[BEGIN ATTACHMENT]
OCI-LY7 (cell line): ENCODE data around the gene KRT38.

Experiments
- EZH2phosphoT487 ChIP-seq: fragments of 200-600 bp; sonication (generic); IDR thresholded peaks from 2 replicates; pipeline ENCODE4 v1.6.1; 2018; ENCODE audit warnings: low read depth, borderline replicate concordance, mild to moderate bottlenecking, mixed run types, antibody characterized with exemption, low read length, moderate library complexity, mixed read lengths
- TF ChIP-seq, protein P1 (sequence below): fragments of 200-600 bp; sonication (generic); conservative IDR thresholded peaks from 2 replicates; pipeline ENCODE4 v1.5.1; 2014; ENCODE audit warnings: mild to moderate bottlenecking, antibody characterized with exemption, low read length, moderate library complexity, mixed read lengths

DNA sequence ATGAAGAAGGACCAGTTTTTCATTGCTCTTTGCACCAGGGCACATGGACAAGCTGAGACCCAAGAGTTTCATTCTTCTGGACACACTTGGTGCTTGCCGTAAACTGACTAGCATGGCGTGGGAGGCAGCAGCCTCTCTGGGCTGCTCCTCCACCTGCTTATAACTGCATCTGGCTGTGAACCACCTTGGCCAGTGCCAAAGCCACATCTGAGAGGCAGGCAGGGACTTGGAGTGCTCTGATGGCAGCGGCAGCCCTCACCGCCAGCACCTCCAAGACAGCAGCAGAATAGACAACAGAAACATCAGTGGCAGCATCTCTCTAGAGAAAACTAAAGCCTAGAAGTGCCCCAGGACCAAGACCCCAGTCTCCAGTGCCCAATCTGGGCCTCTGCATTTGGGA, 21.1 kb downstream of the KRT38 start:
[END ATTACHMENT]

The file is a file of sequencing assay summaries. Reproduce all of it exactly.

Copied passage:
OCI-LY7 (cell line): ENCODE data around the gene KRT38.

Experiments
- EZH2phosphoT487 ChIP-seq: fragments of 200-600 bp; sonication (generic); IDR thresholded peaks from 2 replicates; pipeline ENCODE4 v1.6.1; 2018; ENCODE audit warnings: low read depth, borderline replicate concordance, mild to moderate bottlenecking, mixed run types, antibody characterized with exemption, low read length, moderate library complexity, mixed read lengths
- TF ChIP-seq, protein P1 (sequence below): fragments of 200-600 bp; sonication (generic); conservative IDR thresholded peaks from 2 replicates; pipeline ENCODE4 v1.5.1; 2014; ENCODE audit warnings: mild to moderate bottlenecking, antibody characterized with exemption, low read length, moderate library complexity, mixed read lengths

DNA sequence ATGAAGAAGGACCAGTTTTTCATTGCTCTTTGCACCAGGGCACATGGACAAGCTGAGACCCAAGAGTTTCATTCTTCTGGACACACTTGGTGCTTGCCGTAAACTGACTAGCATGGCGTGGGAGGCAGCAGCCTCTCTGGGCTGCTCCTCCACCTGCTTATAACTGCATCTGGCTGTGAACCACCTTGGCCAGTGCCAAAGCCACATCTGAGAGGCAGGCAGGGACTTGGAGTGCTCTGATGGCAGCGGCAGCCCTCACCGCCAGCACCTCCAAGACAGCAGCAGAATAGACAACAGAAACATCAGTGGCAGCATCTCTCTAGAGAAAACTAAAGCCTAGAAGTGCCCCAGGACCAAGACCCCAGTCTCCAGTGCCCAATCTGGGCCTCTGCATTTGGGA, 21.1 kb downstream of the KRT38 start: